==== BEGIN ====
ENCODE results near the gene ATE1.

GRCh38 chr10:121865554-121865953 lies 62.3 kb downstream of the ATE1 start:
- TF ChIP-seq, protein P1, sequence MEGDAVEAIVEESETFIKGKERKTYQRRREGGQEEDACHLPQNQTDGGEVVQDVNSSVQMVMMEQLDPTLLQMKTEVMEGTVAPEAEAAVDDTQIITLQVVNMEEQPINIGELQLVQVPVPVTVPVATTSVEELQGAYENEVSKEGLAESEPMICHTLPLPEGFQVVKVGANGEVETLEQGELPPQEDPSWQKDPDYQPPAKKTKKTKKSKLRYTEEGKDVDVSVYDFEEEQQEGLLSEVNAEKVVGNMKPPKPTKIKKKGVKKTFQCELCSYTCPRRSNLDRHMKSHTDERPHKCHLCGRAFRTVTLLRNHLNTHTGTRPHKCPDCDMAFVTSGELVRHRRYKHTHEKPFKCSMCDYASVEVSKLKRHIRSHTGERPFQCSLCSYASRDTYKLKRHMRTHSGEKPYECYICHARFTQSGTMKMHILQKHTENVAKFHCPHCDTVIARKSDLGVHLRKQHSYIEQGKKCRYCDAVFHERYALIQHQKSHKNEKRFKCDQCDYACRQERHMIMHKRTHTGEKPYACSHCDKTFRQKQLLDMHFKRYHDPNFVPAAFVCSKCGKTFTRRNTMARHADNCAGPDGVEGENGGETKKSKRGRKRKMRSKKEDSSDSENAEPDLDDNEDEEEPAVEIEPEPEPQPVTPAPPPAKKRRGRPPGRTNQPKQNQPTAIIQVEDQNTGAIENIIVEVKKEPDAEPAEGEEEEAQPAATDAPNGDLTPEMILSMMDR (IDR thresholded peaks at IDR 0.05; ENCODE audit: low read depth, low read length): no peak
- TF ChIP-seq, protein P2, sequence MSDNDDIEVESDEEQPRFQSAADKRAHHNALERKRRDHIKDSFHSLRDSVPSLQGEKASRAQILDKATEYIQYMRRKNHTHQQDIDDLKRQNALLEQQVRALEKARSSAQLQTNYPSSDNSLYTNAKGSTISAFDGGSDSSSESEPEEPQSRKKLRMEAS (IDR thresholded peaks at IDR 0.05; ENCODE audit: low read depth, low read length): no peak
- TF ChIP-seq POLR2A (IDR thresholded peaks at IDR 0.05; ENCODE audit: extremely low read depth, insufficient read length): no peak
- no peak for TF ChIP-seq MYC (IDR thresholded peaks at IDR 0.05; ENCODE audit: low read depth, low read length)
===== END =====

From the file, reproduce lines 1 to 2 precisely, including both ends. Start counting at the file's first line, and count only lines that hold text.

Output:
ENCODE results near the gene ATE1.

GRCh38 chr10:121865554-121865953 lies 62.3 kb downstream of the ATE1 start: